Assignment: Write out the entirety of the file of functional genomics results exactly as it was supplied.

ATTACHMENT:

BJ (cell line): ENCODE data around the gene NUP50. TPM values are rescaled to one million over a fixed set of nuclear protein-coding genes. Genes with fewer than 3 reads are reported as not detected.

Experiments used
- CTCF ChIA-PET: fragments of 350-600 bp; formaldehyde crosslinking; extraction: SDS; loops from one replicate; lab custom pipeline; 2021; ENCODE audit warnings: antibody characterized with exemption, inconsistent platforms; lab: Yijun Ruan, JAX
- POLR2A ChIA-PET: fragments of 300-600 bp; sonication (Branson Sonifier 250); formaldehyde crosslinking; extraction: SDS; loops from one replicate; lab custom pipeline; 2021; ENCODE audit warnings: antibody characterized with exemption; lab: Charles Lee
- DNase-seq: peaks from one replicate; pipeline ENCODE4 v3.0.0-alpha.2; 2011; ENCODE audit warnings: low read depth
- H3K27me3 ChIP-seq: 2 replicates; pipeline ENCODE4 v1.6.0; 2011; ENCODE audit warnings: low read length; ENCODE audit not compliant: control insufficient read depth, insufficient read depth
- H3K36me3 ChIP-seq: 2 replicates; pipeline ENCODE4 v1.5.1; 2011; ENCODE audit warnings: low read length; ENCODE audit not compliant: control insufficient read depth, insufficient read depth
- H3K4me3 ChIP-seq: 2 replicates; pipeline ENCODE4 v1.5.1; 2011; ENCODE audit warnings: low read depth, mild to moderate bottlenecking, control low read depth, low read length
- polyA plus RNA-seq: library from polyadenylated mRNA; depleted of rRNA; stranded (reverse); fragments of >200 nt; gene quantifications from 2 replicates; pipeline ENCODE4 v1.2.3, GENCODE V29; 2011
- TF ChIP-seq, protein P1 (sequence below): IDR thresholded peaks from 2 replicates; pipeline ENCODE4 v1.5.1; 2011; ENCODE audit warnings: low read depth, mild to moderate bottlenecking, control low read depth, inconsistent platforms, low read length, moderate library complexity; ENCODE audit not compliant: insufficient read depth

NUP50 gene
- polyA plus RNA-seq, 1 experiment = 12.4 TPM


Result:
BJ (cell line): ENCODE data around the gene NUP50. TPM values are rescaled to one million over a fixed set of nuclear protein-coding genes. Genes with fewer than 3 reads are reported as not detected.

Experiments used
- CTCF ChIA-PET: fragments of 350-600 bp; formaldehyde crosslinking; extraction: SDS; loops from one replicate; lab custom pipeline; 2021; ENCODE audit warnings: antibody characterized with exemption, inconsistent platforms; lab: Yijun Ruan, JAX
- POLR2A ChIA-PET: fragments of 300-600 bp; sonication (Branson Sonifier 250); formaldehyde crosslinking; extraction: SDS; loops from one replicate; lab custom pipeline; 2021; ENCODE audit warnings: antibody characterized with exemption; lab: Charles Lee
- DNase-seq: peaks from one replicate; pipeline ENCODE4 v3.0.0-alpha.2; 2011; ENCODE audit warnings: low read depth
- H3K27me3 ChIP-seq: 2 replicates; pipeline ENCODE4 v1.6.0; 2011; ENCODE audit warnings: low read length; ENCODE audit not compliant: control insufficient read depth, insufficient read depth
- H3K36me3 ChIP-seq: 2 replicates; pipeline ENCODE4 v1.5.1; 2011; ENCODE audit warnings: low read length; ENCODE audit not compliant: control insufficient read depth, insufficient read depth
- H3K4me3 ChIP-seq: 2 replicates; pipeline ENCODE4 v1.5.1; 2011; ENCODE audit warnings: low read depth, mild to moderate bottlenecking, control low read depth, low read length
- polyA plus RNA-seq: library from polyadenylated mRNA; depleted of rRNA; stranded (reverse); fragments of >200 nt; gene quantifications from 2 replicates; pipeline ENCODE4 v1.2.3, GENCODE V29; 2011
- TF ChIP-seq, protein P1 (sequence below): IDR thresholded peaks from 2 replicates; pipeline ENCODE4 v1.5.1; 2011; ENCODE audit warnings: low read depth, mild to moderate bottlenecking, control low read depth, inconsistent platforms, low read length, moderate library complexity; ENCODE audit not compliant: insufficient read depth

NUP50 gene
- polyA plus RNA-seq, 1 experiment = 12.4 TPM